2. The Dark Knight (2008)


How do you save the world when there are those who would simply watch it burn? Gotham’s honorable costumed crusader is forced to contend with such conundrums and more as he tries to figure out how to maintain order and peace without betraying his own ideals in the second and inarguably best installment in Nolan’s Batman trilogy.

A shoo-in for the title of greatest comic book movie of all time, “The Dark Knight” has become so mythically embedded in our collective imagination that it now runs the risk of being simplified as a collection of great performances and quotable one-liners. Make no mistake: Heath Ledger’s high-wire turn as an indomitable harbinger of chaos who turns Gotham’s upside down with his Machiavellian schemes certainly deserved to be enshrined forever in cinema lore. Rewatch the whole thing, though, and you’ll be surprised at how effortlessly everything else falls into place. Don’t let all the college dorm posters and obnoxious IMDb message boards turn you off, this movie rules.


1. Memento (2000)


Of all the superlatives one can lay at the feet of Christopher Nolan, one that almost everyone could agree on is that he never flinched away from ambition, even before his budgets started to figure into the triple digits. Prior to dipping his toes into franchise-filmmaking, Nolan earned his stripes with this lean L.A.-set noir, in which helpless amnesiac Leonard Shelby (Guy Pearce) must avenge his wife’s death while dealing with a crippling memory impairment that prevents him from retaining short-term information.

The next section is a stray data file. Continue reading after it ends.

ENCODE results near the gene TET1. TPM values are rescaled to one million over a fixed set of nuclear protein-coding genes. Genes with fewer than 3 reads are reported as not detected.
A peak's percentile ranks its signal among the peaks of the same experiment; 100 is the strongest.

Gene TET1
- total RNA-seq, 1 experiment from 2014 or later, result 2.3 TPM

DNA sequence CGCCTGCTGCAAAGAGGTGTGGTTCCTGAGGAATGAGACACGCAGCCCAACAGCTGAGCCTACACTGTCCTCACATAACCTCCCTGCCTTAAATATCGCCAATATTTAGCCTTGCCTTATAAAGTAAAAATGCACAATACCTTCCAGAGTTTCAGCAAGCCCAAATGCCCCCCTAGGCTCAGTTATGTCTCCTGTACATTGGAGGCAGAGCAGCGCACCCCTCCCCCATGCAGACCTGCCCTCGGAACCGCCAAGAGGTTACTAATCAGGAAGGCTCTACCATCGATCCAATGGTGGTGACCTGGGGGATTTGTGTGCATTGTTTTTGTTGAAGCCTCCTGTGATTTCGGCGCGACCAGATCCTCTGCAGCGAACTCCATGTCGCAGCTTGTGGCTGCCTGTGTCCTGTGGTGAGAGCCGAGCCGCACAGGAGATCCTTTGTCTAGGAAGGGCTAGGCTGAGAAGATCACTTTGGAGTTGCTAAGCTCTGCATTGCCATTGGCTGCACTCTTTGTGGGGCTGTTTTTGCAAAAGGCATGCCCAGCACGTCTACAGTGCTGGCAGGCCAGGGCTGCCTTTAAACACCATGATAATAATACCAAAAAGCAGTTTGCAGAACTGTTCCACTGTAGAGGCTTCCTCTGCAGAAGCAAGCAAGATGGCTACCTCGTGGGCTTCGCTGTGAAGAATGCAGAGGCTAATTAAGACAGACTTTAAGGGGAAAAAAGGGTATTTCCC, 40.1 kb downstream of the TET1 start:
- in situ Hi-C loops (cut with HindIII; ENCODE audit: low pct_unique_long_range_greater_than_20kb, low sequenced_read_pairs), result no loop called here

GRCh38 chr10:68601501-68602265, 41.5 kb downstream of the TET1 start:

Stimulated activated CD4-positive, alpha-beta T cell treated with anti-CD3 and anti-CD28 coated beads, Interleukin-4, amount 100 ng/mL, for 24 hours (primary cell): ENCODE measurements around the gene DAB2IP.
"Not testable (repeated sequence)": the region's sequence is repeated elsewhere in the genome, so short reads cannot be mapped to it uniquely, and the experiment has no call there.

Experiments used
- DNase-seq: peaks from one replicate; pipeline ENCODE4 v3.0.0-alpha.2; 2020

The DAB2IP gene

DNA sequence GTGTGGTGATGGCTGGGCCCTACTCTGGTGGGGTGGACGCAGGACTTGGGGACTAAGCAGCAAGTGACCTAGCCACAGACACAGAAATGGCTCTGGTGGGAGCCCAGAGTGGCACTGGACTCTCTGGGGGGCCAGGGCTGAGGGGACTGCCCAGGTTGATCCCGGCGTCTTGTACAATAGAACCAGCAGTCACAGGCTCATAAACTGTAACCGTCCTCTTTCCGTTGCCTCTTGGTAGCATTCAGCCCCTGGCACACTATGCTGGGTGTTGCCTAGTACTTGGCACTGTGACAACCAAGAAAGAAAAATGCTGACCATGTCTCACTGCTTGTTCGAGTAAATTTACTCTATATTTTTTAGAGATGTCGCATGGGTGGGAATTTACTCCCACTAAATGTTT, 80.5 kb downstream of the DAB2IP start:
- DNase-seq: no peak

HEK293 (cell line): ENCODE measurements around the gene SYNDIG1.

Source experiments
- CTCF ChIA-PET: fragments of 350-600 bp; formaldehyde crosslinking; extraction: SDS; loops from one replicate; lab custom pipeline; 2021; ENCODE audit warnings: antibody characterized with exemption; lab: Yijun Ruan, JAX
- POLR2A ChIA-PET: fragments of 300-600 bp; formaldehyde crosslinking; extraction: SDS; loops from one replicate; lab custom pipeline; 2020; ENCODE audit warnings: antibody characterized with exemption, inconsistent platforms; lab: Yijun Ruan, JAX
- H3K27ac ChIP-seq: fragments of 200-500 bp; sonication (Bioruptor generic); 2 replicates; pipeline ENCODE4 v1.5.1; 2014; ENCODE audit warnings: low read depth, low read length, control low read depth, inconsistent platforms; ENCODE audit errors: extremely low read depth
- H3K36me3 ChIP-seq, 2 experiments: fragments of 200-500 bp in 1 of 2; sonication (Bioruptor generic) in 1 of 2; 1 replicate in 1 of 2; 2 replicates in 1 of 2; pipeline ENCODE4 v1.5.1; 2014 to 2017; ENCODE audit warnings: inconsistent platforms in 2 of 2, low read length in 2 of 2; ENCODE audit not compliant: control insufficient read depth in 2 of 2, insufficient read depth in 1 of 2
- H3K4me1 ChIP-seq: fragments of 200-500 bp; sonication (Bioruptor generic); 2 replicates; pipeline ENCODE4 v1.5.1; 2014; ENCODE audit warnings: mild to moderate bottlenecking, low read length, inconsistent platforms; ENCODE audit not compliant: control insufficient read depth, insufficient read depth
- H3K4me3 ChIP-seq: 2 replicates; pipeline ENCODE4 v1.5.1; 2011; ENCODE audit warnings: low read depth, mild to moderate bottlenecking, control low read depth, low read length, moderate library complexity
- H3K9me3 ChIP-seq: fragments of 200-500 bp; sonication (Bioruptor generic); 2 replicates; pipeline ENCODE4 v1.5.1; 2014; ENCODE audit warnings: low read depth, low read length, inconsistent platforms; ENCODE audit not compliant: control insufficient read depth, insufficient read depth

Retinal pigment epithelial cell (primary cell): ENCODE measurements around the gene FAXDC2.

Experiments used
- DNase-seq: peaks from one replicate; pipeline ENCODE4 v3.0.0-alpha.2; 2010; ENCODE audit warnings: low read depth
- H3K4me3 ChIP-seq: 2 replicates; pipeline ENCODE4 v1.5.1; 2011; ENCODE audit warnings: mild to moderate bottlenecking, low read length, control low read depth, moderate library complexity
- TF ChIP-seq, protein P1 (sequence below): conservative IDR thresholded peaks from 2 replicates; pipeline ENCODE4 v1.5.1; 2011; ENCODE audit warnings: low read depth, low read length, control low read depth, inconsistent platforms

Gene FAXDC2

The interplay between memory and grief is observed at a deep, granular level as we watch the events unfold in reverse chronological order—a narrative maneuvering that in lesser hands could have resulted in little more than a cheap gimmick but that provides an evergreen rewatchability value here. Contrary to what its reputation as a mindfuck brainteaser may suggest, the film withstands close scrutiny well beyond that magical first viewing.